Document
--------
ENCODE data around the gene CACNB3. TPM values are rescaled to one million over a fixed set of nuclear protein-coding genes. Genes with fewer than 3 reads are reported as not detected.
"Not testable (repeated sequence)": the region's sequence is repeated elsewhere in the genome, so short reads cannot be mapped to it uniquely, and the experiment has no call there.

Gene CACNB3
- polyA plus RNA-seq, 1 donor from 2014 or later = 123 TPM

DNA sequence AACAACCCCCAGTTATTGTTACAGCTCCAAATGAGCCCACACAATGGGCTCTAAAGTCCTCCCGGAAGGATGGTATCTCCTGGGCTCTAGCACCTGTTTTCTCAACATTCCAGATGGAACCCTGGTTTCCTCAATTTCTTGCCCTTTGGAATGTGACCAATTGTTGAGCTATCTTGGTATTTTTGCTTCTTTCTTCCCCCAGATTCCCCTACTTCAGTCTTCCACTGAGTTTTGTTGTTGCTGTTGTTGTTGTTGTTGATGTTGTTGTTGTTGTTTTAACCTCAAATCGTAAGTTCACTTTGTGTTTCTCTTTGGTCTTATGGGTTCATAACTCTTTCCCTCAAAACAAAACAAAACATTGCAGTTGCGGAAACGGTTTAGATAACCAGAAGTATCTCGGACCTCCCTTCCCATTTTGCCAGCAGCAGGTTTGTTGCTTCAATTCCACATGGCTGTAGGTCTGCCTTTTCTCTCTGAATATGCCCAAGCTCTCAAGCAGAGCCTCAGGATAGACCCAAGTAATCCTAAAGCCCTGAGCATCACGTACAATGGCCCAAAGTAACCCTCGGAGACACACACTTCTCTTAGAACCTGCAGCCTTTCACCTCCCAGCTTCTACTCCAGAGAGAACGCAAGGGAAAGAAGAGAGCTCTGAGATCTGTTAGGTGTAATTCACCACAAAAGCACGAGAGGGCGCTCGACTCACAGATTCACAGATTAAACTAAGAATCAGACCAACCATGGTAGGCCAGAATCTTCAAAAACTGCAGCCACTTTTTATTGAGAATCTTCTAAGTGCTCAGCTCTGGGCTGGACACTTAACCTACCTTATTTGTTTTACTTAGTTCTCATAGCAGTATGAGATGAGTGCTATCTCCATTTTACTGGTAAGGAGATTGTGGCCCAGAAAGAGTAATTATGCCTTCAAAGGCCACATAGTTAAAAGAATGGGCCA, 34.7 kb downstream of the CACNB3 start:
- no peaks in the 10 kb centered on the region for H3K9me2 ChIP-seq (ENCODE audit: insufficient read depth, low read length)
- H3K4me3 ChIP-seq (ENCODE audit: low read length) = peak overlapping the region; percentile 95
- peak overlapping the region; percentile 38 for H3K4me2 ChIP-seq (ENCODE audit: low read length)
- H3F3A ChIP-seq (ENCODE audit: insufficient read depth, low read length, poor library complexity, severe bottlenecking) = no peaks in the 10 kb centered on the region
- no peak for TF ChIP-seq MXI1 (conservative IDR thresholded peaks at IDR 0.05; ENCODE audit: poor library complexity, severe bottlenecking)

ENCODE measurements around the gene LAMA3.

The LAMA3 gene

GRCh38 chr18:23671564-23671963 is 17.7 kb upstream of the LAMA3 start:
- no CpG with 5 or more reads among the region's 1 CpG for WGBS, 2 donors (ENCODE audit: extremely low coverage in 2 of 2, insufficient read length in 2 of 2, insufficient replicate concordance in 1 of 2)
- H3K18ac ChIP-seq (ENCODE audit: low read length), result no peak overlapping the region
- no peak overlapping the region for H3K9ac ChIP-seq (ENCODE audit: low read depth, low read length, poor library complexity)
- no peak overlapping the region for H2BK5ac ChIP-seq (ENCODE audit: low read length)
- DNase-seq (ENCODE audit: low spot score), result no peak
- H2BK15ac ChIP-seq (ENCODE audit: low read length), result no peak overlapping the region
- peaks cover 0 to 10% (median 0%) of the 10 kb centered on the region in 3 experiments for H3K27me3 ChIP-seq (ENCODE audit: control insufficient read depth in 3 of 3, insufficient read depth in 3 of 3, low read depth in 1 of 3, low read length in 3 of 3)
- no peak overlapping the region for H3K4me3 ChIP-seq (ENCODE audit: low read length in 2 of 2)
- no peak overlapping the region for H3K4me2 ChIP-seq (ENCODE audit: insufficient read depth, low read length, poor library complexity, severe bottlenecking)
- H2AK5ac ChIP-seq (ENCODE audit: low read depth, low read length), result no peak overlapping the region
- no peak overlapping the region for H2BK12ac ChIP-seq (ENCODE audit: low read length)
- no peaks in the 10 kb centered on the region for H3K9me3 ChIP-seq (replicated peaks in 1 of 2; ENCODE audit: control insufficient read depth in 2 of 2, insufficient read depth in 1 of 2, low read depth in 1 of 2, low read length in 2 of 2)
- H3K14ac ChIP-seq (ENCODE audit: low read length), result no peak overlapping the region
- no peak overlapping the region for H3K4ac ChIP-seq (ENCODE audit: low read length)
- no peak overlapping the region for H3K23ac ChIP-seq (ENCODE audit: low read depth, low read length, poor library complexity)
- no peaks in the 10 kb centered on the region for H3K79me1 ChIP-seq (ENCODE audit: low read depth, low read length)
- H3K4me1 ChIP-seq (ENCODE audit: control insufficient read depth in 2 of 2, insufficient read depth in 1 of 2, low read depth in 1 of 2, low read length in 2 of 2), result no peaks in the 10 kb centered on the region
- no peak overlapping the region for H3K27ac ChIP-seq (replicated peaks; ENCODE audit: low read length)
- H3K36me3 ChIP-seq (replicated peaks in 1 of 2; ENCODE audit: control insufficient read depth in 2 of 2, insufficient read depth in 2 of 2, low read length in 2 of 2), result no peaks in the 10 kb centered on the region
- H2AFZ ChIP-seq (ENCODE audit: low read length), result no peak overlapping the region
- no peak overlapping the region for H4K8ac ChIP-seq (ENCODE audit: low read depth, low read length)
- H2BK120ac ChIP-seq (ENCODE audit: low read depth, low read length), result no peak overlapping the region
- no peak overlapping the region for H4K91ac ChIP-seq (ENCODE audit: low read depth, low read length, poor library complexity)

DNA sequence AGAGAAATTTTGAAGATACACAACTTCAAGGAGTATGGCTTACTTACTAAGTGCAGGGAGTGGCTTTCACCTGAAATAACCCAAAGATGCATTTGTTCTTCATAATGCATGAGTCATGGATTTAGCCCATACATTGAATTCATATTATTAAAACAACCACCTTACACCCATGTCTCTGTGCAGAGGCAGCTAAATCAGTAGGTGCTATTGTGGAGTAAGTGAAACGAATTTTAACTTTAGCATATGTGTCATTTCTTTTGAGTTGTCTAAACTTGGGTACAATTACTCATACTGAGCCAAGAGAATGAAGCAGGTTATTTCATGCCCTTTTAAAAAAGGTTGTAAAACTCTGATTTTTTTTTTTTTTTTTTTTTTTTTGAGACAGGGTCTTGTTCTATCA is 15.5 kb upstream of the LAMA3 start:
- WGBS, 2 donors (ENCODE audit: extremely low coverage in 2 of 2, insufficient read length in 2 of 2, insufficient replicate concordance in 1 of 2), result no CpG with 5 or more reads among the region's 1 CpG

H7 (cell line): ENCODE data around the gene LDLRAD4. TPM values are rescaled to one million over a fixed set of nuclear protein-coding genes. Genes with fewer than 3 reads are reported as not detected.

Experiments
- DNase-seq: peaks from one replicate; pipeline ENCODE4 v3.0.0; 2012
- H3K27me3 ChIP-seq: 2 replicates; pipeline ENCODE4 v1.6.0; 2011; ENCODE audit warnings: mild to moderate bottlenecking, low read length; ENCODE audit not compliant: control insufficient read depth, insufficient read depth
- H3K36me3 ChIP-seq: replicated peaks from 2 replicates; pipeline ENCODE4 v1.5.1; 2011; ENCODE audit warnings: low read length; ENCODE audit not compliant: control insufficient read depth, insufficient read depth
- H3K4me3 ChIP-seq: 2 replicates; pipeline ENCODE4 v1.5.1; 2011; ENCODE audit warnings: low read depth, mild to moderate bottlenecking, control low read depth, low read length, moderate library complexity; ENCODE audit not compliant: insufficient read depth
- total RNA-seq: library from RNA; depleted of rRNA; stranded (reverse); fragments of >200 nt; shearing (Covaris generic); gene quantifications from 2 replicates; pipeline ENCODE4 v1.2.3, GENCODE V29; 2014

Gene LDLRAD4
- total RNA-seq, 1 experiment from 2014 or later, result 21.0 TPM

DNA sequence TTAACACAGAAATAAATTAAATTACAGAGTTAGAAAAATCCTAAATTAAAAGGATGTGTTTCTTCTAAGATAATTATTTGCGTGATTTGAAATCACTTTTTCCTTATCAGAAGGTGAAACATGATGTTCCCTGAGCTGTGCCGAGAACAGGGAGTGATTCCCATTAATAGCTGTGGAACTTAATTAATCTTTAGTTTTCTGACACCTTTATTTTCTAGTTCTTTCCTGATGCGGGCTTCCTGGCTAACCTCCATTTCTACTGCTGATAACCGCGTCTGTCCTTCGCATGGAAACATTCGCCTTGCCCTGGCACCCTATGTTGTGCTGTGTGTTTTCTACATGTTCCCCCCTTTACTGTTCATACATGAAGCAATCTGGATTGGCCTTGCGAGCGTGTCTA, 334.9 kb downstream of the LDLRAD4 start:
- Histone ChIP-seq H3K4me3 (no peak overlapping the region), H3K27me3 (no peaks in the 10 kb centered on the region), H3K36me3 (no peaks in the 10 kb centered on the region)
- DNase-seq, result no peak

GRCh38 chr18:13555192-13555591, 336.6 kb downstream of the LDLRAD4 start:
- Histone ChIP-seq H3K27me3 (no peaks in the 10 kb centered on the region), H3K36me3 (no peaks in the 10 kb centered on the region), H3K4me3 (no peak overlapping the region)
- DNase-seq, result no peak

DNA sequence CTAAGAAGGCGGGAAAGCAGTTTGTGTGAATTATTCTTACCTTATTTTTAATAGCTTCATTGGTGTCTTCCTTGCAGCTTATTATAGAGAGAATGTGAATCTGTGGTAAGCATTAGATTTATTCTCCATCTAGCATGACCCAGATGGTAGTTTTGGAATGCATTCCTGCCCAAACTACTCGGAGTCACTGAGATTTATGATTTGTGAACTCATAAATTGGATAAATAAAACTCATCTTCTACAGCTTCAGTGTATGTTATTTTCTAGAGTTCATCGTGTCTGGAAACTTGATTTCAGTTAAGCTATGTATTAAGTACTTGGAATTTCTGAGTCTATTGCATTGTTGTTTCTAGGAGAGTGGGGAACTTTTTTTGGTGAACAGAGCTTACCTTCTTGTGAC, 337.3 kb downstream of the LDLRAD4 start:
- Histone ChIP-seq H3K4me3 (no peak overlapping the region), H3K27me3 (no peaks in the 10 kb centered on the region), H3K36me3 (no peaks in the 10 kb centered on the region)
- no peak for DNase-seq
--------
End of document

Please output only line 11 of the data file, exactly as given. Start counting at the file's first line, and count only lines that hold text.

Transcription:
ENCODE measurements around the gene LAMA3.